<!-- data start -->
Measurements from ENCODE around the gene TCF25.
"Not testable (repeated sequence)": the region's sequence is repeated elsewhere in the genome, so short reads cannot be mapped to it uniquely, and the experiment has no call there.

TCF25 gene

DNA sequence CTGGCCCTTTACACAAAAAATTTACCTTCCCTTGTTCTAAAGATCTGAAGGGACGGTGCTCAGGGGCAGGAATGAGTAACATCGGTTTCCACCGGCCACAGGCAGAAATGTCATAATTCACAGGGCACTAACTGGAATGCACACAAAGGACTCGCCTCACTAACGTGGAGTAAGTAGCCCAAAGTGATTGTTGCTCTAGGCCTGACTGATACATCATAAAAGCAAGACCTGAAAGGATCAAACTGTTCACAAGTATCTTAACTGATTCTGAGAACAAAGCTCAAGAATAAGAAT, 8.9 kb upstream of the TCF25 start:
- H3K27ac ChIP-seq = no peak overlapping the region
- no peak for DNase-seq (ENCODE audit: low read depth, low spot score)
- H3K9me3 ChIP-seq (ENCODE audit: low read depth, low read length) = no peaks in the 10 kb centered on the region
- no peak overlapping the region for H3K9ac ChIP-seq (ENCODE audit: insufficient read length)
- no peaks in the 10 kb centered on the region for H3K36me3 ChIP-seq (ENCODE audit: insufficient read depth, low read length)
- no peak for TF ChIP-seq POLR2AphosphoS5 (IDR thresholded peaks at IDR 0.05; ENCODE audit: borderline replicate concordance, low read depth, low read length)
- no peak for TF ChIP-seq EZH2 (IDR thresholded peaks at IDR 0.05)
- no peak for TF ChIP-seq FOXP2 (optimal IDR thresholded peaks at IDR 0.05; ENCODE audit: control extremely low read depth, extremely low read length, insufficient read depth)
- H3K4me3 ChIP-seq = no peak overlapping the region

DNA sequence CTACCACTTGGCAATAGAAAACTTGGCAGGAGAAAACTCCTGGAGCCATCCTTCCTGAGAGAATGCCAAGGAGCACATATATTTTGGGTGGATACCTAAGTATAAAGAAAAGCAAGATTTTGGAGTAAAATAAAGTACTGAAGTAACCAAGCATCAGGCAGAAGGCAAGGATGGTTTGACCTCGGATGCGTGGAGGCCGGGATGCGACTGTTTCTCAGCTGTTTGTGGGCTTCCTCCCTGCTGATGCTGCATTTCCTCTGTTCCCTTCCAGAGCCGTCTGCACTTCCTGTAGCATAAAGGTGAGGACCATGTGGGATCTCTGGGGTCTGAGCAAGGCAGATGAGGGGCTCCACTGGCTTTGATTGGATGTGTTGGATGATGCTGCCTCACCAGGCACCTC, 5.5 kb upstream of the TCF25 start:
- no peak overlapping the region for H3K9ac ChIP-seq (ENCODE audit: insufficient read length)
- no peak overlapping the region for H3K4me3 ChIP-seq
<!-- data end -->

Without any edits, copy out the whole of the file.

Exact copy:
Measurements from ENCODE around the gene TCF25.
"Not testable (repeated sequence)": the region's sequence is repeated elsewhere in the genome, so short reads cannot be mapped to it uniquely, and the experiment has no call there.

TCF25 gene

DNA sequence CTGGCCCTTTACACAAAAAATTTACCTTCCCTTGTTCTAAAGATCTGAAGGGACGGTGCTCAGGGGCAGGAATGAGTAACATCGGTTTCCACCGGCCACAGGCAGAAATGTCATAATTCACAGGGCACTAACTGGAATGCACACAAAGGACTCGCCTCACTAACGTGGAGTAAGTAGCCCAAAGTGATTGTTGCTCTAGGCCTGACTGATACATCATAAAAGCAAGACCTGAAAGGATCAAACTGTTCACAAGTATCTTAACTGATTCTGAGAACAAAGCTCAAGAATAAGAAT, 8.9 kb upstream of the TCF25 start:
- H3K27ac ChIP-seq = no peak overlapping the region
- no peak for DNase-seq (ENCODE audit: low read depth, low spot score)
- H3K9me3 ChIP-seq (ENCODE audit: low read depth, low read length) = no peaks in the 10 kb centered on the region
- no peak overlapping the region for H3K9ac ChIP-seq (ENCODE audit: insufficient read length)
- no peaks in the 10 kb centered on the region for H3K36me3 ChIP-seq (ENCODE audit: insufficient read depth, low read length)
- no peak for TF ChIP-seq POLR2AphosphoS5 (IDR thresholded peaks at IDR 0.05; ENCODE audit: borderline replicate concordance, low read depth, low read length)
- no peak for TF ChIP-seq EZH2 (IDR thresholded peaks at IDR 0.05)
- no peak for TF ChIP-seq FOXP2 (optimal IDR thresholded peaks at IDR 0.05; ENCODE audit: control extremely low read depth, extremely low read length, insufficient read depth)
- H3K4me3 ChIP-seq = no peak overlapping the region

DNA sequence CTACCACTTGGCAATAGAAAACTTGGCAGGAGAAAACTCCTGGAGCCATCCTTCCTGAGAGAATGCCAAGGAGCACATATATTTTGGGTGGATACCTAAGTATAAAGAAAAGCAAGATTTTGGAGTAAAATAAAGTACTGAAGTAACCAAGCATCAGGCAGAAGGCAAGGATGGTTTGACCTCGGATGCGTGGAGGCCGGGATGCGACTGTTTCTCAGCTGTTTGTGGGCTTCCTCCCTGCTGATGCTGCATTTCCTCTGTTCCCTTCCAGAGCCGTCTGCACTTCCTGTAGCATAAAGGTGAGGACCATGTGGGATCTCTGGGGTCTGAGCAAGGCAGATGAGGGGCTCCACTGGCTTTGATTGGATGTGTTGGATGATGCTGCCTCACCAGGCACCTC, 5.5 kb upstream of the TCF25 start:
- no peak overlapping the region for H3K9ac ChIP-seq (ENCODE audit: insufficient read length)
- no peak overlapping the region for H3K4me3 ChIP-seq